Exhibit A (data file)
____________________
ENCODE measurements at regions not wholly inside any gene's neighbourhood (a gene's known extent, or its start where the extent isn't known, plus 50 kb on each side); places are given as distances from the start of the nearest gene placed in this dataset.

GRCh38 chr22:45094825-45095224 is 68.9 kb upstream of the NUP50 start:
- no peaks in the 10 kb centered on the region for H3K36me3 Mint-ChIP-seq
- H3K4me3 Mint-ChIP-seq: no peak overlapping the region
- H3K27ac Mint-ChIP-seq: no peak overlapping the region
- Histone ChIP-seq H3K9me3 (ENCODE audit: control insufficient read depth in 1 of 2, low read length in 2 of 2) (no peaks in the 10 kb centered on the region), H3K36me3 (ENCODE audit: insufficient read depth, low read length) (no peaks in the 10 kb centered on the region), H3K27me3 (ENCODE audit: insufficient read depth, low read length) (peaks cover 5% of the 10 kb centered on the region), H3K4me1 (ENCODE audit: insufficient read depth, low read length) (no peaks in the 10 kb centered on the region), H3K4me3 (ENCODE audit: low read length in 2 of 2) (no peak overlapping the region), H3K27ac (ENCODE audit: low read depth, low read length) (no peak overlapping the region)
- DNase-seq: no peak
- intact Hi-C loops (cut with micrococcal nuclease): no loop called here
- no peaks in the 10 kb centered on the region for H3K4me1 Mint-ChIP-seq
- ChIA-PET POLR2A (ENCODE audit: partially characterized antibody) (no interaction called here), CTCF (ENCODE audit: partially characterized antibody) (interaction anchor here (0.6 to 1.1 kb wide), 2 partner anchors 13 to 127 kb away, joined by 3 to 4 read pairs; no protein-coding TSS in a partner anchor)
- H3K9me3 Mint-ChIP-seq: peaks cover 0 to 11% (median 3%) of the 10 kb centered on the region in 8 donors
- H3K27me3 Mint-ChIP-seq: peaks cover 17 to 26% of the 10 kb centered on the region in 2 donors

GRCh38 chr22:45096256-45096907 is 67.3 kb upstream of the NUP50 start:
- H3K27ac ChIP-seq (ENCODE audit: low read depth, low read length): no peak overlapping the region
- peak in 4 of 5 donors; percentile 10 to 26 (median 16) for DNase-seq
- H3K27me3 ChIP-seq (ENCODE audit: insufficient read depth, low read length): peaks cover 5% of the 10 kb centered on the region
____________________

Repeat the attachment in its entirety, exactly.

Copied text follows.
ENCODE measurements at regions not wholly inside any gene's neighbourhood (a gene's known extent, or its start where the extent isn't known, plus 50 kb on each side); places are given as distances from the start of the nearest gene placed in this dataset.

GRCh38 chr22:45094825-45095224 is 68.9 kb upstream of the NUP50 start:
- no peaks in the 10 kb centered on the region for H3K36me3 Mint-ChIP-seq
- H3K4me3 Mint-ChIP-seq: no peak overlapping the region
- H3K27ac Mint-ChIP-seq: no peak overlapping the region
- Histone ChIP-seq H3K9me3 (ENCODE audit: control insufficient read depth in 1 of 2, low read length in 2 of 2) (no peaks in the 10 kb centered on the region), H3K36me3 (ENCODE audit: insufficient read depth, low read length) (no peaks in the 10 kb centered on the region), H3K27me3 (ENCODE audit: insufficient read depth, low read length) (peaks cover 5% of the 10 kb centered on the region), H3K4me1 (ENCODE audit: insufficient read depth, low read length) (no peaks in the 10 kb centered on the region), H3K4me3 (ENCODE audit: low read length in 2 of 2) (no peak overlapping the region), H3K27ac (ENCODE audit: low read depth, low read length) (no peak overlapping the region)
- DNase-seq: no peak
- intact Hi-C loops (cut with micrococcal nuclease): no loop called here
- no peaks in the 10 kb centered on the region for H3K4me1 Mint-ChIP-seq
- ChIA-PET POLR2A (ENCODE audit: partially characterized antibody) (no interaction called here), CTCF (ENCODE audit: partially characterized antibody) (interaction anchor here (0.6 to 1.1 kb wide), 2 partner anchors 13 to 127 kb away, joined by 3 to 4 read pairs; no protein-coding TSS in a partner anchor)
- H3K9me3 Mint-ChIP-seq: peaks cover 0 to 11% (median 3%) of the 10 kb centered on the region in 8 donors
- H3K27me3 Mint-ChIP-seq: peaks cover 17 to 26% of the 10 kb centered on the region in 2 donors

GRCh38 chr22:45096256-45096907 is 67.3 kb upstream of the NUP50 start:
- H3K27ac ChIP-seq (ENCODE audit: low read depth, low read length): no peak overlapping the region
- peak in 4 of 5 donors; percentile 10 to 26 (median 16) for DNase-seq
- H3K27me3 ChIP-seq (ENCODE audit: insufficient read depth, low read length): peaks cover 5% of the 10 kb centered on the region